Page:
Pork Commentary: Mexico Strikes Back

CANADA - This week's North American Pork Commentary from Jim Long.
calendar icon 30 December 2008
clock icon 3 minute read

At the end of last week, Mexico delisted 39 US Pork Plants from having access to the Mexican Domestic Market. From all indications the delisting was a retaliation for US Country of Origin Labeling (COOL) which has caused severe hardship on the Mexican Feeder Cattle exports to the US. The US pork plant delisting came a week after Mexico had launched a complaint at the World Trade Organization against US Country of Origin Labeling. The Pork plant delisting will put extreme pressure on US hogs as Mexico is the United States’ number one market.

Last year, Mexico sold more than 870,000 head of live cattle to the US to be partly raised and then processed into meat. Mexico’s sales of live cattle have fallen far below that this year.

What we have is an escalation in trade issues. The US Country of Origin Labeling has caused hardship for livestock producers in both Canada and Mexico. Mexico has decided to retaliate. We understand Canada is pondering its move if there is no US compromise. Canada imports more agriculture products from the USA then vise versa. Unfortunately, when Government’s get involved in the marketplace it always seems to become market distorting and many times this is not for the good.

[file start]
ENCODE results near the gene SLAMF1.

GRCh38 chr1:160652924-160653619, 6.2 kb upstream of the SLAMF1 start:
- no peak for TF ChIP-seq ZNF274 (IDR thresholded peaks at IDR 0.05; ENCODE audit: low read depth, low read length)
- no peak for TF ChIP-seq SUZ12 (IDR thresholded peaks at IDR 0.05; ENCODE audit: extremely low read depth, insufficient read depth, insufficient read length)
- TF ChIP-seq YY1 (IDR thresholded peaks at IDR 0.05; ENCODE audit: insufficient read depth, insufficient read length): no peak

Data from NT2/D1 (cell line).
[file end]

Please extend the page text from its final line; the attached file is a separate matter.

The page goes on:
Hogs and Pigs Report

Tuesday, 30 December, the US Hogs and Pigs Report will be released. We expect much of the same attrition in the breeding herd and lower market inventory. We estimate the breeding herd will have declined 50 – 60,000 from September 01 and be down give or take 4 per cent year over year (about 225,000 – 250,000). We need a positive shot of news. Iowa – Minnesota last Friday was 49.13 lean and we suspect many farrow to finish producers have breakevens of 70 -75 cents lean currently. When you put the numbers together, losses are a per head basis of $35 - $50. Nasty! It’s been too long losing money and the equity hole is getting deeper.

The corn and soybean price unfortunately also seems to be gaining strength give or take $1.00 a bushel higher than the contract lows reached a few weeks ago. If there is an upside and we are reaching for these higher corn prices it will encourage spring plantings when coupled with lower fertilizer prices. Also, higher corn prices must be giving the corn ethanol plants (food burners) big indigestion on their breakevens.

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